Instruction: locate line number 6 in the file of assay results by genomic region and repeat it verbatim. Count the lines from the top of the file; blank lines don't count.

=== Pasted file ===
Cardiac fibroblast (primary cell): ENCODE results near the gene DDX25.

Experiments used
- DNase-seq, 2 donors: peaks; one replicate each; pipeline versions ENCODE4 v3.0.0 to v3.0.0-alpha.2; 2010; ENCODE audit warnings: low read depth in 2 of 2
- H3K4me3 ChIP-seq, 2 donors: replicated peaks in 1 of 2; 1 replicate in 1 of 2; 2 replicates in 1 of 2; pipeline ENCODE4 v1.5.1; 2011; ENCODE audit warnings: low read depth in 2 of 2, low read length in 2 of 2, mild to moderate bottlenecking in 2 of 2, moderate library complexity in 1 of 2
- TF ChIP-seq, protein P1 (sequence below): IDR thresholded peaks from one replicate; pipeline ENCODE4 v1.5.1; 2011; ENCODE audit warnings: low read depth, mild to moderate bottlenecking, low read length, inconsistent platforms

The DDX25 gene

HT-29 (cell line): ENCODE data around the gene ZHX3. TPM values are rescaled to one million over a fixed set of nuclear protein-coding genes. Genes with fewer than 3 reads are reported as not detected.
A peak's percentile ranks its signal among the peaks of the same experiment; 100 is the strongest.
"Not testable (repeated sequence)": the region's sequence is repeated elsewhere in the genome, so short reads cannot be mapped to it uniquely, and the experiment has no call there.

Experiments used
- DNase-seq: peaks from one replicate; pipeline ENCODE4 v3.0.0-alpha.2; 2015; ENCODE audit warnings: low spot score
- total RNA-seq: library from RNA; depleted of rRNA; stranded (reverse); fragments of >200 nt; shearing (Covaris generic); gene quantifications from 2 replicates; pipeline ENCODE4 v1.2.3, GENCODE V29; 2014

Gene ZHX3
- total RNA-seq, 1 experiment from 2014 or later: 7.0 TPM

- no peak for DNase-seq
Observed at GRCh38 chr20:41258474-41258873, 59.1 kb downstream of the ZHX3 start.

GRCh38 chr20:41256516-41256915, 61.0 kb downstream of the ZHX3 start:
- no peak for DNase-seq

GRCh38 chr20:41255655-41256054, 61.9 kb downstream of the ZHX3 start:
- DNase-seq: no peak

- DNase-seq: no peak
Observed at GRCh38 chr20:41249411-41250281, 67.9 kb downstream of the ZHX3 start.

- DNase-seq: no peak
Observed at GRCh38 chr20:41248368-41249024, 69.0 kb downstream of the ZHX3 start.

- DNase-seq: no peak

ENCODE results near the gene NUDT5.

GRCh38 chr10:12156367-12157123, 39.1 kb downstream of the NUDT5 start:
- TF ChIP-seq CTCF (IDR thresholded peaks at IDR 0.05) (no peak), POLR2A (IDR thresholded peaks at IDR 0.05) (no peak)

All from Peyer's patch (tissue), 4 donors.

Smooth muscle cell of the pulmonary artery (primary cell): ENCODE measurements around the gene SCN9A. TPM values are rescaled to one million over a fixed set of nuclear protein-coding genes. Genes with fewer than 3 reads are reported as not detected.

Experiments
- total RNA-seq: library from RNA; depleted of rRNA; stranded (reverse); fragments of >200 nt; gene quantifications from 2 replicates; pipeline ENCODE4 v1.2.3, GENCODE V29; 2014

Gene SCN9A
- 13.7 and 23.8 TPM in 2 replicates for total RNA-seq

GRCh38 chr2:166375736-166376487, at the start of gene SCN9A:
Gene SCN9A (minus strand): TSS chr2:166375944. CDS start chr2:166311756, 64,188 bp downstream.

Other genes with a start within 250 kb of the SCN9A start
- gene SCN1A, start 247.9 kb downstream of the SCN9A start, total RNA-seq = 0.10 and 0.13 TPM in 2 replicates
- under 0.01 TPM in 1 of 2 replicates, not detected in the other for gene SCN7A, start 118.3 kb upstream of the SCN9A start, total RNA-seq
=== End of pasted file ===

The DDX25 gene